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Notarised letter of parental consent for travel of minors

(10 Posts)
Mamaka Mon 09-Jan-17 14:03:25

Just wondering if anyone has experience of this - I'll soon be travelling internationally with my 2 dc, I've been told I need a notarised letter of consent from my dh to state that he knows we are travelling and has consented, and that he consents to our dc having medical treatment if necessary. Anyone know where I can get such a letter notarised?

jeaux90 Mon 09-Jan-17 14:47:22

You don't need it notarised I have just a letter from my dd's dad permitting me to travel. He hasn't seen her in 5 years but I still have to have one. There is a more formal agreement that you can get which allows you to travel for up to 4 weeks a year.

I assume you are in the uk though.

Girlwhowearsglasses Mon 09-Jan-17 14:50:34

There is a template letter suggested by MN on the site. I've used it but wasn't asked - I have a different surname to my DCs.
www.mumsnet.com/travel/travelling-with-a-child-with-a-different-surname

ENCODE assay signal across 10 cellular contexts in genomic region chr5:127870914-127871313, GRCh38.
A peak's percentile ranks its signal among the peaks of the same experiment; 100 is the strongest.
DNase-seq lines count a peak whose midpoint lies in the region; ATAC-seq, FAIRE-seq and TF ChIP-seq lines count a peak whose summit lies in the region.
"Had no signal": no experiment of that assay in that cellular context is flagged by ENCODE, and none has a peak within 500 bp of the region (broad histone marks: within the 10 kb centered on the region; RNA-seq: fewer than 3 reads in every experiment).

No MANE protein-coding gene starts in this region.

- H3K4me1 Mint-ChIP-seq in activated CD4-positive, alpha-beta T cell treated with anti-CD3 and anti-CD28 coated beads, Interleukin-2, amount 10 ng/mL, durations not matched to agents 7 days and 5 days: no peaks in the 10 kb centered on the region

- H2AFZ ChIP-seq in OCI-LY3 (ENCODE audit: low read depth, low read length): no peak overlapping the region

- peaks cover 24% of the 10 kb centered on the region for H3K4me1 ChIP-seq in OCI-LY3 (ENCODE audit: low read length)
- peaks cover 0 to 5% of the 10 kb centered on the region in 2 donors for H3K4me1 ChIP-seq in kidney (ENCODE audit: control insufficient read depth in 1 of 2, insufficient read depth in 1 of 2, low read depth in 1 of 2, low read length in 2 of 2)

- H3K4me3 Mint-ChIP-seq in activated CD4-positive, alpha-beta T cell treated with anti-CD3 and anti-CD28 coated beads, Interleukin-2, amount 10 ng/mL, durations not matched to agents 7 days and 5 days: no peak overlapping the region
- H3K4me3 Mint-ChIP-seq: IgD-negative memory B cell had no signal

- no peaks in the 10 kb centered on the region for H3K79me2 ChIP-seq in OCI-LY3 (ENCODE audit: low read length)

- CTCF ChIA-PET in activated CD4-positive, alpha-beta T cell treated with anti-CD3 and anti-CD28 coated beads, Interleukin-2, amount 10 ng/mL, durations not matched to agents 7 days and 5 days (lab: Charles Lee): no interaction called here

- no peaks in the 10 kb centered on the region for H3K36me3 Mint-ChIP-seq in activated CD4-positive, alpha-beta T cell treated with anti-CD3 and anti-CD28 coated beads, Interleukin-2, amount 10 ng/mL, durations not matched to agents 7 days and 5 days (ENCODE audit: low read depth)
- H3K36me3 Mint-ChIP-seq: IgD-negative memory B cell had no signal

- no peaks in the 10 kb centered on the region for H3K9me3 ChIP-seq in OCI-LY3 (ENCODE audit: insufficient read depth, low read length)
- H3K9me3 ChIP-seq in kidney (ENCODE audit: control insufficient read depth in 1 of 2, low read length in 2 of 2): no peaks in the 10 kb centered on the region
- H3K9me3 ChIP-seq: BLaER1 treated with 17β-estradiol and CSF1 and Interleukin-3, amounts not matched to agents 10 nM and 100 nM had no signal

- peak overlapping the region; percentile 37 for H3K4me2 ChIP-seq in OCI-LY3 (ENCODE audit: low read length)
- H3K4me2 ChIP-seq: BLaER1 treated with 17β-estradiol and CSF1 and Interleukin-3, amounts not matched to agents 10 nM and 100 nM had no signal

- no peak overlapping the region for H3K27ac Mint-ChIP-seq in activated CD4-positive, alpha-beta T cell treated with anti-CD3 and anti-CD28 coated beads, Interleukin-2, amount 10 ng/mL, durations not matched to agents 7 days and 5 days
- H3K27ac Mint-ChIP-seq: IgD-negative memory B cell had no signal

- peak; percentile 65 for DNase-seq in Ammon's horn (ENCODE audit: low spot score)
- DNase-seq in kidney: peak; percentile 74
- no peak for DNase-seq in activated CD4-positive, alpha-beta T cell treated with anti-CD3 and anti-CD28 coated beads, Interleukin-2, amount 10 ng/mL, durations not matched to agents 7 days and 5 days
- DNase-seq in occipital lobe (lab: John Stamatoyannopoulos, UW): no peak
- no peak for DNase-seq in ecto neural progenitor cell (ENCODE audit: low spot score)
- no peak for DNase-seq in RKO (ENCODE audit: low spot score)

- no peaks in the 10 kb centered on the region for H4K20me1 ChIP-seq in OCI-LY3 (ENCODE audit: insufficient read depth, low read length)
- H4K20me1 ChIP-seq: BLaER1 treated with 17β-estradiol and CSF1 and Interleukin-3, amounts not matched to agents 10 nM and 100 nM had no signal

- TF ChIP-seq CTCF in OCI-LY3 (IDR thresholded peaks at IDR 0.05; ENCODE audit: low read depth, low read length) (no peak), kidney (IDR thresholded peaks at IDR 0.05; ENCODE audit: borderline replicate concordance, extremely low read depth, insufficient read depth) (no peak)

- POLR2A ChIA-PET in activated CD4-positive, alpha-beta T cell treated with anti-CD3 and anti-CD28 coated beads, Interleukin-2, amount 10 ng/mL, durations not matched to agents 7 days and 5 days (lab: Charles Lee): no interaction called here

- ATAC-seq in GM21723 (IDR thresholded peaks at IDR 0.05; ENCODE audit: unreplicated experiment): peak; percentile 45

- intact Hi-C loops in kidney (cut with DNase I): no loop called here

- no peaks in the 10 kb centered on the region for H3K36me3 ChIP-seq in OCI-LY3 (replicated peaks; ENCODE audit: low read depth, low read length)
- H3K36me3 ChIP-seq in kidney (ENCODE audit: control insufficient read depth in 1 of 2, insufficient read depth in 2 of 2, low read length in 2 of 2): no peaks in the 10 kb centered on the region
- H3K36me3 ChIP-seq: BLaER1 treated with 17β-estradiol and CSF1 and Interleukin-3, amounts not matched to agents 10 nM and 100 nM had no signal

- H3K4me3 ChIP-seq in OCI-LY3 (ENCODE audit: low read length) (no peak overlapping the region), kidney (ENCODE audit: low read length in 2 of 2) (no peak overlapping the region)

mylifeisamystery Mon 09-Jan-17 14:51:27

I've been to France twice with my kids and taken DD across Europe without any such permission? I did get asked how we were all related as we have different surnames but easily explained.

NarcsBegone Mon 09-Jan-17 14:55:40

I've been to France 3 times with ds and never been questioned. As far as I understand it you can travel abroad for a month without needing permission from the father or if the other way around the mother unless there is some sort of court order in place. Exh would probably never give permission simply because he wants to make life difficult so I would seek legal advice if it was needed.

Mamaka Mon 09-Jan-17 15:11:17

Thanks all - we are married so it's mainly because we are travelling to a place where they are on high alert for child trafficking and I was warned that we are likely to be questioned, especially as I am a different colour to my dc!

NarcsBegone Mon 09-Jan-17 15:16:05

If it's a country that's high alert then definitely wise to get something. I suppose the best place to find out would be a solicitor.

Mamaka Mon 09-Jan-17 15:17:50

If it doesn't need to be notarised that's great but surely I could have written the letter myself! I've seen a template letter with an option for the signature to be notarised or witnessed, maybe a witness would be enough?

Mamaka Mon 09-Jan-17 15:18:57

Thanks Narcs yes probably best to contact a solicitor.

smilingmind Mon 09-Jan-17 15:21:37

I recently had to get a document authorised by a notary public.
It cost around £100.
A notary public is a solicitor but not all solicitors are notary publics.
I looked online to find one in my area.

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